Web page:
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July 29, 2015 2:22 PM EDT

For my 68th birthday I gave myself the gift of stillness. Inspired by a little book by Pico Iyer, The Art of Stillness, I went for three days to a Benedictine Retreat in Big Sur, California. The New Camadoli Hermitage perches 2000 feet above the Pacific and is void of cellular service, wi-fi or any other electronic convenience. That of course is the point. Aside from the chanting of the monks in the chapel, no words are spoken at the Hermitage. You are alone with your thoughts and your books in a spartan room with a porch looking out over the Pacific.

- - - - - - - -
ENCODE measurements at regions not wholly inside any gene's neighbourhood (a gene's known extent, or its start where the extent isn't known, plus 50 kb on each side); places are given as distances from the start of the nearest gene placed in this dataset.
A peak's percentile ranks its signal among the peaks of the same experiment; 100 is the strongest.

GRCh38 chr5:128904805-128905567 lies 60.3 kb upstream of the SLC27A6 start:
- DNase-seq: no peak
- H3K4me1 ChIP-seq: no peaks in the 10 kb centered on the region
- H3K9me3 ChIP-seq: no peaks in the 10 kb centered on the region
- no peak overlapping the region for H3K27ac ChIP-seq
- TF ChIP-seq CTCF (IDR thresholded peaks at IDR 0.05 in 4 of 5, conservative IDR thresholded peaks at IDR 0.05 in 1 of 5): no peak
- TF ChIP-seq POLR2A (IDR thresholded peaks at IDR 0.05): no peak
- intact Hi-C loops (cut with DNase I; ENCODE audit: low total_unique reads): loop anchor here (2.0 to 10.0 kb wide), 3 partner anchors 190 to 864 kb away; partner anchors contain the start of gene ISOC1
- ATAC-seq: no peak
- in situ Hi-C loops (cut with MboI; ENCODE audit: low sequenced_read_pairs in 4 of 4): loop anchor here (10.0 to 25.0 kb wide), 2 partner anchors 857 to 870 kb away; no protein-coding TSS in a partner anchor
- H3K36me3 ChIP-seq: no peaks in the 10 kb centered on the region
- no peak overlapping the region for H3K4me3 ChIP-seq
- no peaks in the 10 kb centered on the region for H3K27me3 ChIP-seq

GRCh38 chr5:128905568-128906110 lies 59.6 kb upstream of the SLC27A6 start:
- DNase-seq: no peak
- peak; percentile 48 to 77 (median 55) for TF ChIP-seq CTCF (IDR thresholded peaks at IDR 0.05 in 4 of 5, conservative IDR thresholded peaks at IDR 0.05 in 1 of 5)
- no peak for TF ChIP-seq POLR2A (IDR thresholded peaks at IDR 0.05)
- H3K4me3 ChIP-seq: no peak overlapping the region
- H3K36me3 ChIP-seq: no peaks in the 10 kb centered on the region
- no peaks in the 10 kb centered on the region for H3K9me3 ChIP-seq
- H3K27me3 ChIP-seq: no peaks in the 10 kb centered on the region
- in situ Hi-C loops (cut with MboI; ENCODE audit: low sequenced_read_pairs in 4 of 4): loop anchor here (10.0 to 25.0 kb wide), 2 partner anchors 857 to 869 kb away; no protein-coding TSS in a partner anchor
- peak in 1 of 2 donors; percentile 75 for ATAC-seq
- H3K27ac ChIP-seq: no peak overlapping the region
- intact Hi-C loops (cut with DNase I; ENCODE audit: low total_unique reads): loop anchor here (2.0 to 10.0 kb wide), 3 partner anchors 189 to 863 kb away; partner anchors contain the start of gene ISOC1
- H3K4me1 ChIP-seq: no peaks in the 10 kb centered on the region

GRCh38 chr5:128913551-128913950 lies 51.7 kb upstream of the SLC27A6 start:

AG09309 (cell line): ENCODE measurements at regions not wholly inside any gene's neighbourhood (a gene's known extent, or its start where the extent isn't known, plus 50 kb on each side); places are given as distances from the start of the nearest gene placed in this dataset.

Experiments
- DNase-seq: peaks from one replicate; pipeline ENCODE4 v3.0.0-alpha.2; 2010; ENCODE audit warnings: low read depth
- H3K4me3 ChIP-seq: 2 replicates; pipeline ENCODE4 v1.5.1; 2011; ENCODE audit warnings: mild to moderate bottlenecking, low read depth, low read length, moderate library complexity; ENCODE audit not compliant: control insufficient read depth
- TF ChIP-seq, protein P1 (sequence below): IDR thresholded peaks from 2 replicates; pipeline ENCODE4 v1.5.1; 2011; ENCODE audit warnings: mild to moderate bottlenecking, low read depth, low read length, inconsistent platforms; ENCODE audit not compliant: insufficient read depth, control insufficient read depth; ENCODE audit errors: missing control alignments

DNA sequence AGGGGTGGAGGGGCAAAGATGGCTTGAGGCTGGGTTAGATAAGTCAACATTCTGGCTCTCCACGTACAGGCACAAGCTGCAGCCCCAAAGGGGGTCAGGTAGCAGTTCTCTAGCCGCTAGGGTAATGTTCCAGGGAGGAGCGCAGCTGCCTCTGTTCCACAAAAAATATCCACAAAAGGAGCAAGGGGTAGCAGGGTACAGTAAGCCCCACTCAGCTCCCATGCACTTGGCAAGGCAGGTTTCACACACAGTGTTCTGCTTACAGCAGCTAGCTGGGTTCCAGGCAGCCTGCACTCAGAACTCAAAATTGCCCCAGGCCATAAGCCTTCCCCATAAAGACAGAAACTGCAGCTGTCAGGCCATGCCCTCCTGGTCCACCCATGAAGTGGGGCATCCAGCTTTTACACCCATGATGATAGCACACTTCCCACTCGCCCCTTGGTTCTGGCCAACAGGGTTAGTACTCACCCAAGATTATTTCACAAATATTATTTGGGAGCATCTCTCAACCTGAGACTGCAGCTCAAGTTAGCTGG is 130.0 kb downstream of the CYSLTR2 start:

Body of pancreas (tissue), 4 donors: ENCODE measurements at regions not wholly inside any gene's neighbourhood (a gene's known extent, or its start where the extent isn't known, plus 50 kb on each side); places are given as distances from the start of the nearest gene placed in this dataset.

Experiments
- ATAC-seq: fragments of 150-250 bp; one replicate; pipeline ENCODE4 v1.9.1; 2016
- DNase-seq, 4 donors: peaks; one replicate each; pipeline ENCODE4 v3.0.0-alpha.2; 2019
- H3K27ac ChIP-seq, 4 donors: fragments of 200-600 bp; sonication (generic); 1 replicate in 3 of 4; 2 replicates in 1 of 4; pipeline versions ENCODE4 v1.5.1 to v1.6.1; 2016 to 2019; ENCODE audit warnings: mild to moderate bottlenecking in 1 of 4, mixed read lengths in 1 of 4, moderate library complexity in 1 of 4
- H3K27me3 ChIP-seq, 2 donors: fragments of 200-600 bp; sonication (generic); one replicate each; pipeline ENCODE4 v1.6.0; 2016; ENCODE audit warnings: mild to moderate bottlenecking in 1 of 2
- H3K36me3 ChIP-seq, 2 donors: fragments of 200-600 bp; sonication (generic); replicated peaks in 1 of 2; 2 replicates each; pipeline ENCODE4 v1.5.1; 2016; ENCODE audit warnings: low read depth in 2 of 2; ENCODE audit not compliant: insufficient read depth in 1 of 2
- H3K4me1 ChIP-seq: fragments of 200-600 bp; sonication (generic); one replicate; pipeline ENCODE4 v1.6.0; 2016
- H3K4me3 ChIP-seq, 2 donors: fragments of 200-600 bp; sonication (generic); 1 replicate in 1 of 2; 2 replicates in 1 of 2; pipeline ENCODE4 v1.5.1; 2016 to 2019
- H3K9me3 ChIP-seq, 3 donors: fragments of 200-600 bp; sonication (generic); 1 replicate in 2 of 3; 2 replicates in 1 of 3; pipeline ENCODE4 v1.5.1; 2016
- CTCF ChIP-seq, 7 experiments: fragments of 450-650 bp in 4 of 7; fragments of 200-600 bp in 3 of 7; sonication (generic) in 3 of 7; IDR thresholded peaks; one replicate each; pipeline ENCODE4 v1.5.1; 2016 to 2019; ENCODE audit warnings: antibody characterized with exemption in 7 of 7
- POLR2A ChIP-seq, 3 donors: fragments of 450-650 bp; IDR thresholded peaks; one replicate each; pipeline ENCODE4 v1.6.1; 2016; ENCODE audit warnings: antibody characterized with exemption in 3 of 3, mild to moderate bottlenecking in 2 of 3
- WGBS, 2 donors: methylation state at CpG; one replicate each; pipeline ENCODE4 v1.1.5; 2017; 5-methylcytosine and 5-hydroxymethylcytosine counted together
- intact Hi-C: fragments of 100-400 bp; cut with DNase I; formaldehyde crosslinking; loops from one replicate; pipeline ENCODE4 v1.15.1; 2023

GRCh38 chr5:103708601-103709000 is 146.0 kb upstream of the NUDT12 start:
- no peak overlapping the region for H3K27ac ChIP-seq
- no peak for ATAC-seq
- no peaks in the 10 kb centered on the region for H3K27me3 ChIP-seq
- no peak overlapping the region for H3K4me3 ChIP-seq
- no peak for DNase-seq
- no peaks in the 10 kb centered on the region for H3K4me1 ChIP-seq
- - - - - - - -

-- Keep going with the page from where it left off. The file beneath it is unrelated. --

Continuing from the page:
I write all of this to you, my students, because I worry that you have no appreciation of the art of stillness.

And in a way, I am just as guilty as you trying to watch TV, check my email and talk on the phone at the same time. Now that I have finished teaching I can say a few things without fear that the Rate My Professor mob won’t mark me as a “Mean Teacher.” First, I don’t believe in multi-tasking in class. I remember when for one semester I demanded that everyone shut their laptops and put away their phones during lectures, I was generally dissed and attendance fell dramatically. And I know most of you were not using your open laptops to take notes on the lectures. You were using them to check your Facebook wall.